MEXICO CITY (Reuters) - Mexico’s presidential candidates have declared spending 159 million pesos ($7.8 million) so far on web advertising including Facebook, YouTube and online media, more than a quarter of their campaign spend, the National Electoral Institute (INE) said.
Just six years ago, when President Enrique Pena Nieto was elected, the candidates dedicated less than 5 percent of their money to promote themselves online, INE data shows.
Internet campaigning has been a thorny issue for elections around the world since U.S. investigators found Russia-based groups used social media to try to interfere with the country’s 2016 election. Mexican regulators will continue scrutinizing the spending after the July 1 vote.
Presidential candidate Andres Manuel Lopez Obrador, who holds a double-digit lead in polls, has spent the least of the four contenders on online propaganda at just 3.6 million pesos, INE said in a report published late Wednesday.
That compared with more than 75 million pesos spent by second-place rival Ricardo Anaya and 67 million pesos by ruling Institutional Revolutionary Party (PRI) candidate Jose Antonio Meade.
Lopez Obrador’s campaign says the lower spend reflects a focus on generating content that is then distributed by volunteers, rather than paying for advertising.
“What we have are teams that generate information. The content that we have is what they share, but we don’t pay to promote it,” campaign chief Tatiana Clouthier said earlier this month.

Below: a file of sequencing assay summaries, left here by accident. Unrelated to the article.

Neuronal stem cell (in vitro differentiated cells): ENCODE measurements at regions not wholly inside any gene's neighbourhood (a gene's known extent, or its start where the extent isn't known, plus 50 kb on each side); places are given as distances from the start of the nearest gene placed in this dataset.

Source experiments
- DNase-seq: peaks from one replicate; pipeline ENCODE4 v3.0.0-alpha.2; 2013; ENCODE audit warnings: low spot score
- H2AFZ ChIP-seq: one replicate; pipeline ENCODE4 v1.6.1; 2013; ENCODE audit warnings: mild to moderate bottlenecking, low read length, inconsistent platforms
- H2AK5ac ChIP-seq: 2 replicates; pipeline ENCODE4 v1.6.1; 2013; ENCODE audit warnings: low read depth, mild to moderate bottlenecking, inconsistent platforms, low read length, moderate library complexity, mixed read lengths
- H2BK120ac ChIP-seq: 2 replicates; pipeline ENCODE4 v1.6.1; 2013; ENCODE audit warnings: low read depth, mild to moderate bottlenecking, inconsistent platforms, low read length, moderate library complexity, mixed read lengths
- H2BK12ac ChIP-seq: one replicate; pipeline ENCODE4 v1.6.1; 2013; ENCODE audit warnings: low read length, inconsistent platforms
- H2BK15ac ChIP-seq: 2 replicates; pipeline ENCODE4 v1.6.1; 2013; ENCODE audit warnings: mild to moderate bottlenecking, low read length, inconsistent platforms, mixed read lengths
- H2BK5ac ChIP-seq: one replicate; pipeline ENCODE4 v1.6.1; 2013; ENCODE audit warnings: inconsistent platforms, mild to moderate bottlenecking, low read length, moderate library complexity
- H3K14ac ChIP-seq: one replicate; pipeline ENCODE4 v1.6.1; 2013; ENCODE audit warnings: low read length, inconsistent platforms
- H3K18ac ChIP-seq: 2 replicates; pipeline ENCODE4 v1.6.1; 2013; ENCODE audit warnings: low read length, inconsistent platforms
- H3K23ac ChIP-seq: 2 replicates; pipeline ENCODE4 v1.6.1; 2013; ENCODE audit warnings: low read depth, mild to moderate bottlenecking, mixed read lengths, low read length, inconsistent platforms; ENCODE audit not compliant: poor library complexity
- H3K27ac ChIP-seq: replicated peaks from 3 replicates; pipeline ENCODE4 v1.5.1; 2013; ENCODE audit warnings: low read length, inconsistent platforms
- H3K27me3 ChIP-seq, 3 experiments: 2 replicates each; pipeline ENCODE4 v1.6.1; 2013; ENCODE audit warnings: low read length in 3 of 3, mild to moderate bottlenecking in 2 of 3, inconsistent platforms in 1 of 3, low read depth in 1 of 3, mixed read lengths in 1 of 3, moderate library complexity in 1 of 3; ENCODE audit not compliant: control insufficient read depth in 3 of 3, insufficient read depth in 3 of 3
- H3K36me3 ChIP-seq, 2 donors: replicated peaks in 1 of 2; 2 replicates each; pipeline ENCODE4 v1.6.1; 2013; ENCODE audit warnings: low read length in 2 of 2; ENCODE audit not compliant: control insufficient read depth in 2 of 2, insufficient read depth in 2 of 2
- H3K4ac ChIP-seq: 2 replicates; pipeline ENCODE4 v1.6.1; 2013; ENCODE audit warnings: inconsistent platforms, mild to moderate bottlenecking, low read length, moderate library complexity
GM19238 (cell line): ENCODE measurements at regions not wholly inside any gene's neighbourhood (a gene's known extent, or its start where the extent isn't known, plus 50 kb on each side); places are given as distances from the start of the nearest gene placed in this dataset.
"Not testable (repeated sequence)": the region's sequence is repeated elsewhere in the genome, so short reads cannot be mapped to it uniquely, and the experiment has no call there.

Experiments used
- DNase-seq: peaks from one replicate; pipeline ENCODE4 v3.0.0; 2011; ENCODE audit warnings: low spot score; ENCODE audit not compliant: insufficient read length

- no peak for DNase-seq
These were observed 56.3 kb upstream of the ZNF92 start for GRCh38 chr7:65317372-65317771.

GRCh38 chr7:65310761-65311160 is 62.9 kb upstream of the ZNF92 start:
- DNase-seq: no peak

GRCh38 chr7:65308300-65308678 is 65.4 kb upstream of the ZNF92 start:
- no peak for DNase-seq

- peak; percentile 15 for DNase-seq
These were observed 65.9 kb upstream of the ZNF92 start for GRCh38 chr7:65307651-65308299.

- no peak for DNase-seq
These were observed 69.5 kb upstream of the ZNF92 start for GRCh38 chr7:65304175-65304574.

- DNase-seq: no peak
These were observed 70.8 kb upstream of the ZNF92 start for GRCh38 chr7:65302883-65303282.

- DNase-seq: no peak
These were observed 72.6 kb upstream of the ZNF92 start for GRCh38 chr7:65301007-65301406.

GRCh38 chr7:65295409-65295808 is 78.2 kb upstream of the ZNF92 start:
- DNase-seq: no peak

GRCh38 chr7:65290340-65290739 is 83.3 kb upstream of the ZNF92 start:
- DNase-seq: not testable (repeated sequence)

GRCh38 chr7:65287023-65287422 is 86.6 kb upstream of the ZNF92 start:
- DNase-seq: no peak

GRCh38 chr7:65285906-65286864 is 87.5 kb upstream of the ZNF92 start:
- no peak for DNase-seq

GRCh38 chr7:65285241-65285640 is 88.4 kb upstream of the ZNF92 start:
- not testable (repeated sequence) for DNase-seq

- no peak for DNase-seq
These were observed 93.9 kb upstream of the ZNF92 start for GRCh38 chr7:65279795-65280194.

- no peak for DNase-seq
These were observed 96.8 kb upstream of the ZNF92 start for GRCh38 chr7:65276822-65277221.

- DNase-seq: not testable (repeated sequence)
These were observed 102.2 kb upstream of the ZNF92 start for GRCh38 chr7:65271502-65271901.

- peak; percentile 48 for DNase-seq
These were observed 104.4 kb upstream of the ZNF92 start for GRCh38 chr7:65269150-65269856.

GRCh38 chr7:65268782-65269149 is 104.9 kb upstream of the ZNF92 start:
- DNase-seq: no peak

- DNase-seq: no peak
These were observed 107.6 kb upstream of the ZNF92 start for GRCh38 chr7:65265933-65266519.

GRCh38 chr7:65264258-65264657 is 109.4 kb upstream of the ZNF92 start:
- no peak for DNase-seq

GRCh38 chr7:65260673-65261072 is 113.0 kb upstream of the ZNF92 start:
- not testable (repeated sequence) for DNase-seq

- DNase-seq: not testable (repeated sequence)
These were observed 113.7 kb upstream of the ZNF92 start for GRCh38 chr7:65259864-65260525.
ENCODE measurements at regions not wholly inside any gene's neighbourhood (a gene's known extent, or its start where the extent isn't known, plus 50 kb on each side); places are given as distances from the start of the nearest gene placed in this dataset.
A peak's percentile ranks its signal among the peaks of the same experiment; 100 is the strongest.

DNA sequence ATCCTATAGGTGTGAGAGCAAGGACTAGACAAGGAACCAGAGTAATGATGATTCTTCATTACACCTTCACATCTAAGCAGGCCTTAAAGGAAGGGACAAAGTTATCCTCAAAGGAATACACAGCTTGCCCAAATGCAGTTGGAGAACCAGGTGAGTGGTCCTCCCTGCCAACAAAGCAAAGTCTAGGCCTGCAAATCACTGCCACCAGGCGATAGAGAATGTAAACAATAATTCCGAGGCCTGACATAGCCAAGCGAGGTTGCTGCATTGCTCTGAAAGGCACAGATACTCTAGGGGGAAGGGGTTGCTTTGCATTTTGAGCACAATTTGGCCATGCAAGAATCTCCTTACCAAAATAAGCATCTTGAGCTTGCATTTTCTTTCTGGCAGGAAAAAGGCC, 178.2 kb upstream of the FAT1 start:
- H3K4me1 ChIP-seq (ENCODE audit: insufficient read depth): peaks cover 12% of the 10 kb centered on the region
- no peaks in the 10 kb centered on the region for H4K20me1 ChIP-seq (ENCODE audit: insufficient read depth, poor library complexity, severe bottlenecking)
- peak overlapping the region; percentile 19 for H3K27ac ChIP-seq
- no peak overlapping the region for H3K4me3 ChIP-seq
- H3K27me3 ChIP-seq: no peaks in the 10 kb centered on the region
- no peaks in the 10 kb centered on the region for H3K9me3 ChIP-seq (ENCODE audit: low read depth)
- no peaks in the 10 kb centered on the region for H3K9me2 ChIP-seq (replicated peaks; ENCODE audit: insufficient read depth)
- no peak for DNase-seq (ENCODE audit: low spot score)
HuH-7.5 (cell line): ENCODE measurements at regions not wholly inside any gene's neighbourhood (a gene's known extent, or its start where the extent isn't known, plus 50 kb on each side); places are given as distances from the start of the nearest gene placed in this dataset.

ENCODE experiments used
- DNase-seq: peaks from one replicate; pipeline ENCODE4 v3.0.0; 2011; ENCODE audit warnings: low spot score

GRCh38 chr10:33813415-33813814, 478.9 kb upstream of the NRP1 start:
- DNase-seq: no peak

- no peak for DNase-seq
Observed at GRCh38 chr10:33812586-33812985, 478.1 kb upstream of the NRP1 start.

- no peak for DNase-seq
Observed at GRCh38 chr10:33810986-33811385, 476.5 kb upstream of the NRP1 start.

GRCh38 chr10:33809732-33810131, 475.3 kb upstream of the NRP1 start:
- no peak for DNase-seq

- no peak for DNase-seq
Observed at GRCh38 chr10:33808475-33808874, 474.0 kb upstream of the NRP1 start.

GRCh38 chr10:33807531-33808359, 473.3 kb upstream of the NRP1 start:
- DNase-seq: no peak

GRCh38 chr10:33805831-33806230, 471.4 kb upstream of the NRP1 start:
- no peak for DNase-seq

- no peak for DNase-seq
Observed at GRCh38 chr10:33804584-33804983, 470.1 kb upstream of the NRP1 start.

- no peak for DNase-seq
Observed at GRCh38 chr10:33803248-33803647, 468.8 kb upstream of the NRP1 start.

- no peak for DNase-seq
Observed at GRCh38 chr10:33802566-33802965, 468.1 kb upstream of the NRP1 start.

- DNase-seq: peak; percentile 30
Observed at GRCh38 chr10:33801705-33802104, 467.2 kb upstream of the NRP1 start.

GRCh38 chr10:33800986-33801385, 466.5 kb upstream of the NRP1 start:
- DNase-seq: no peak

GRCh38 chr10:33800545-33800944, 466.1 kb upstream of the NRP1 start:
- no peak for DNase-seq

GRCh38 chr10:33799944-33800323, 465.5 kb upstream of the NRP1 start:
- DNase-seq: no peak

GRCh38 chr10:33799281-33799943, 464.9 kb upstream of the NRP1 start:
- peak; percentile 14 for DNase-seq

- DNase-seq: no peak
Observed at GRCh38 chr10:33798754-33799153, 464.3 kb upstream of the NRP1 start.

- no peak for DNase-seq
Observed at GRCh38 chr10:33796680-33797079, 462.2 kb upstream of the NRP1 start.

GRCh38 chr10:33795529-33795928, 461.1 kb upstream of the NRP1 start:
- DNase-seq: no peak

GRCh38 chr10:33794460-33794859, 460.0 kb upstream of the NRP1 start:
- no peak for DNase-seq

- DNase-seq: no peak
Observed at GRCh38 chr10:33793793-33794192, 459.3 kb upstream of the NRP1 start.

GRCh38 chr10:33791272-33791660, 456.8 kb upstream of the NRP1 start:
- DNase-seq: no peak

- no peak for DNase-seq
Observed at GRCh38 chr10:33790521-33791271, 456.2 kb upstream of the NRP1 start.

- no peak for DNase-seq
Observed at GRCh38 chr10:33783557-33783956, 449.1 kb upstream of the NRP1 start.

Juan Pablo Espinosa, who runs part of Lopez Obrador’s online campaign, said his team manages a network of 400,000 “amplifiers” on various WhatsApp, Facebook and Twitter groups, which share content with their followers.
Lopez Obrador has also called on his backers, whom the campaign calls “AMLOvers,” to combat critics on social media.
In online monitoring, regulator INE found 709 adverts, more than half of which were on Facebook, with 140 favoring Lopez Obrador, though it was unclear how representative this sample was. The origin of online ads will not be known until after the July 1 vote, when INE will also publish more spending details.
Online advertising is the second largest outlay for the campaigns after physical displays like billboards.
Overall, left-right coalition candidate Anaya has spent the most so far in the campaign, around 259 million pesos. Lopez Obrador’s total spending is less than one quarter of that, 61 million pesos.
Mexico has a mixed public-private campaign finance system, but more than 90 percent of the presidential candidates’ combined income is from public money, the report showed.
Civil society watch-dogs have warned that campaigns underreport spending across the board. For every one peso declared, 15 pesos more goes unreported, nonprofit Mexicanos Contra la Corruption estimated earlier this year.
Reporting by Suman Naishadham and Christine Murray; Editing by Leslie Adler